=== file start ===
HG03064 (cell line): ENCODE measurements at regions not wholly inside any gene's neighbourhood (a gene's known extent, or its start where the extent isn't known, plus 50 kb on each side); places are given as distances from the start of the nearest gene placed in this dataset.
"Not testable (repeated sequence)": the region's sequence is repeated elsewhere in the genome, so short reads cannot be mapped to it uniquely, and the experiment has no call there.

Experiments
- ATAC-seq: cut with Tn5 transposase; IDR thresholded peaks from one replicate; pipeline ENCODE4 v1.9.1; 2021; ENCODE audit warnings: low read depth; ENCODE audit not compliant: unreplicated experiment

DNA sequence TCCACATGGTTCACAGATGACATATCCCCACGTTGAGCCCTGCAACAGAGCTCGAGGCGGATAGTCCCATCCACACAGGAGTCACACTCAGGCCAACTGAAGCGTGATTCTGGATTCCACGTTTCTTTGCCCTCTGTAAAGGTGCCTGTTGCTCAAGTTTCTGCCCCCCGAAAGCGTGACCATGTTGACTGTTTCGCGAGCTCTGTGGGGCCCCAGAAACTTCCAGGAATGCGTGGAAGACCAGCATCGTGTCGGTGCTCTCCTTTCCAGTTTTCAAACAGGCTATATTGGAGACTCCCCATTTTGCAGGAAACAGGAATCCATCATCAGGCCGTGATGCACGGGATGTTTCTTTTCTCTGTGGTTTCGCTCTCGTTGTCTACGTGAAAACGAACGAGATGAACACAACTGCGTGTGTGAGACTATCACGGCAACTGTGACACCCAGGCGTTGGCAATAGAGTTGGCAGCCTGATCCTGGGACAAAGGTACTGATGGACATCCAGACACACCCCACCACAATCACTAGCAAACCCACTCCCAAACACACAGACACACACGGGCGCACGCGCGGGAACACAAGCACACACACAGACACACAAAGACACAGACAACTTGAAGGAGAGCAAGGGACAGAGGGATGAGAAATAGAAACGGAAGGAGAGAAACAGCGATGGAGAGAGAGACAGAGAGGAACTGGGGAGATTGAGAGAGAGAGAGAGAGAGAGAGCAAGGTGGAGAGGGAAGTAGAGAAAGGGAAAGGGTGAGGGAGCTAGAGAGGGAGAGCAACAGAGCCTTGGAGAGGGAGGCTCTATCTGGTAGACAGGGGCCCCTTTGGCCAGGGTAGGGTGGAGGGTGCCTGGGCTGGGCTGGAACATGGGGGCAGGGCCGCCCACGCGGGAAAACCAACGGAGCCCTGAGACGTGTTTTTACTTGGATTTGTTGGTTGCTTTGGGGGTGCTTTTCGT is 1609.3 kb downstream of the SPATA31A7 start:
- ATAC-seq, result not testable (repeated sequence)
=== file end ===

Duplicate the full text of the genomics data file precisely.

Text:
HG03064 (cell line): ENCODE measurements at regions not wholly inside any gene's neighbourhood (a gene's known extent, or its start where the extent isn't known, plus 50 kb on each side); places are given as distances from the start of the nearest gene placed in this dataset.
"Not testable (repeated sequence)": the region's sequence is repeated elsewhere in the genome, so short reads cannot be mapped to it uniquely, and the experiment has no call there.

Experiments
- ATAC-seq: cut with Tn5 transposase; IDR thresholded peaks from one replicate; pipeline ENCODE4 v1.9.1; 2021; ENCODE audit warnings: low read depth; ENCODE audit not compliant: unreplicated experiment

DNA sequence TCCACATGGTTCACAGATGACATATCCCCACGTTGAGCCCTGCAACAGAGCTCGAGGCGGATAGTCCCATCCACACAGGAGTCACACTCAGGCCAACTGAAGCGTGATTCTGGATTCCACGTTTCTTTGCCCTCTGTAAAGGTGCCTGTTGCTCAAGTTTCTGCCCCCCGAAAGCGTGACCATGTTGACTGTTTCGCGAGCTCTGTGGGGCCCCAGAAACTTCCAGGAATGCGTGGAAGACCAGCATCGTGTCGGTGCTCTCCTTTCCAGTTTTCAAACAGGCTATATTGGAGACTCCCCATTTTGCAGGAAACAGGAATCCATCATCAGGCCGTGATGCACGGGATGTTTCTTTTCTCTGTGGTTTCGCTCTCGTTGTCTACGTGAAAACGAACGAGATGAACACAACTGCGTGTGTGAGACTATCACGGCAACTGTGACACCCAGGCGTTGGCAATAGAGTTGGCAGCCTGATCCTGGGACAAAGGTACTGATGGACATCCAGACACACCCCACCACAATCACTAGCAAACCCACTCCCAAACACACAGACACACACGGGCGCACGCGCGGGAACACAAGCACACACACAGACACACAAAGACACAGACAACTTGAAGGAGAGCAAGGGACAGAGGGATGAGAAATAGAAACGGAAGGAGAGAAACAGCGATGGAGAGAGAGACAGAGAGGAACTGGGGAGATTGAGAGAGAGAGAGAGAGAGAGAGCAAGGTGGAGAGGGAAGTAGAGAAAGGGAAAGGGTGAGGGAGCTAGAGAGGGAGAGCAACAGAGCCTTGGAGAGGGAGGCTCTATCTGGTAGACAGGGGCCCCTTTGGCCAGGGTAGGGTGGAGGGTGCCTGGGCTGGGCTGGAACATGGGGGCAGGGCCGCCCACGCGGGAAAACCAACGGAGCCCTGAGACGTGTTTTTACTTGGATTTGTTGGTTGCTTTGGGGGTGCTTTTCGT is 1609.3 kb downstream of the SPATA31A7 start:
- ATAC-seq, result not testable (repeated sequence)